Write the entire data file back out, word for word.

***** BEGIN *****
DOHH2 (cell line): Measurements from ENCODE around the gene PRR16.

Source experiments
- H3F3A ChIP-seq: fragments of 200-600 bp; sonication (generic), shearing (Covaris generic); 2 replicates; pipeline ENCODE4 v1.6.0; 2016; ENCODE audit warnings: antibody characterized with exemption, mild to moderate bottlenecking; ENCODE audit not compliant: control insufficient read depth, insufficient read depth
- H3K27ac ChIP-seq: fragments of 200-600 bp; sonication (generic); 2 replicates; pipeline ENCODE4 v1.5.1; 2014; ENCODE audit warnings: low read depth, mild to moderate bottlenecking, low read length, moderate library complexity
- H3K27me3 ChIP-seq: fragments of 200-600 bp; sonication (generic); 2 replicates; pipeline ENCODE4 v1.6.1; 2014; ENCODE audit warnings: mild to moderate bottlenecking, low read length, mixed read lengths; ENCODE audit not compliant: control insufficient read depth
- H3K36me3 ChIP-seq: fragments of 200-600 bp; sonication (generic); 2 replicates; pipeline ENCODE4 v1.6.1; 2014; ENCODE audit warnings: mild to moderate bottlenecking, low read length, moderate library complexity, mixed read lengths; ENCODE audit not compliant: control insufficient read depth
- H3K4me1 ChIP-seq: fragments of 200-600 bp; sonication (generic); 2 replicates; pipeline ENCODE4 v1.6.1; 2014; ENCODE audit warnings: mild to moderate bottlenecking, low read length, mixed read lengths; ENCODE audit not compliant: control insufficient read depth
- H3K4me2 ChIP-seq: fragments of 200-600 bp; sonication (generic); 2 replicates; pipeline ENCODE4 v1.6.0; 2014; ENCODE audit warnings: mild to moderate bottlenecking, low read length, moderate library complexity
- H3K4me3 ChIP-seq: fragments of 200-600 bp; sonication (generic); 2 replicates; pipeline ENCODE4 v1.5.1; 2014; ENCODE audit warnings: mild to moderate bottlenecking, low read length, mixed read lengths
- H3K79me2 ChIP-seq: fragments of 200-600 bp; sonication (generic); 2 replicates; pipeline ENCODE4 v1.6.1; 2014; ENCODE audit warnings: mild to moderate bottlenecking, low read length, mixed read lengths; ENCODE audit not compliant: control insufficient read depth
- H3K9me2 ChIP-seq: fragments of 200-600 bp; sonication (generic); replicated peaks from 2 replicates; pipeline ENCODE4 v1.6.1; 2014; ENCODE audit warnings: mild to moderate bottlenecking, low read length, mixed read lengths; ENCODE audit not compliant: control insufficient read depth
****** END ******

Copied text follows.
DOHH2 (cell line): Measurements from ENCODE around the gene PRR16.

Source experiments
- H3F3A ChIP-seq: fragments of 200-600 bp; sonication (generic), shearing (Covaris generic); 2 replicates; pipeline ENCODE4 v1.6.0; 2016; ENCODE audit warnings: antibody characterized with exemption, mild to moderate bottlenecking; ENCODE audit not compliant: control insufficient read depth, insufficient read depth
- H3K27ac ChIP-seq: fragments of 200-600 bp; sonication (generic); 2 replicates; pipeline ENCODE4 v1.5.1; 2014; ENCODE audit warnings: low read depth, mild to moderate bottlenecking, low read length, moderate library complexity
- H3K27me3 ChIP-seq: fragments of 200-600 bp; sonication (generic); 2 replicates; pipeline ENCODE4 v1.6.1; 2014; ENCODE audit warnings: mild to moderate bottlenecking, low read length, mixed read lengths; ENCODE audit not compliant: control insufficient read depth
- H3K36me3 ChIP-seq: fragments of 200-600 bp; sonication (generic); 2 replicates; pipeline ENCODE4 v1.6.1; 2014; ENCODE audit warnings: mild to moderate bottlenecking, low read length, moderate library complexity, mixed read lengths; ENCODE audit not compliant: control insufficient read depth
- H3K4me1 ChIP-seq: fragments of 200-600 bp; sonication (generic); 2 replicates; pipeline ENCODE4 v1.6.1; 2014; ENCODE audit warnings: mild to moderate bottlenecking, low read length, mixed read lengths; ENCODE audit not compliant: control insufficient read depth
- H3K4me2 ChIP-seq: fragments of 200-600 bp; sonication (generic); 2 replicates; pipeline ENCODE4 v1.6.0; 2014; ENCODE audit warnings: mild to moderate bottlenecking, low read length, moderate library complexity
- H3K4me3 ChIP-seq: fragments of 200-600 bp; sonication (generic); 2 replicates; pipeline ENCODE4 v1.5.1; 2014; ENCODE audit warnings: mild to moderate bottlenecking, low read length, mixed read lengths
- H3K79me2 ChIP-seq: fragments of 200-600 bp; sonication (generic); 2 replicates; pipeline ENCODE4 v1.6.1; 2014; ENCODE audit warnings: mild to moderate bottlenecking, low read length, mixed read lengths; ENCODE audit not compliant: control insufficient read depth
- H3K9me2 ChIP-seq: fragments of 200-600 bp; sonication (generic); replicated peaks from 2 replicates; pipeline ENCODE4 v1.6.1; 2014; ENCODE audit warnings: mild to moderate bottlenecking, low read length, mixed read lengths; ENCODE audit not compliant: control insufficient read depth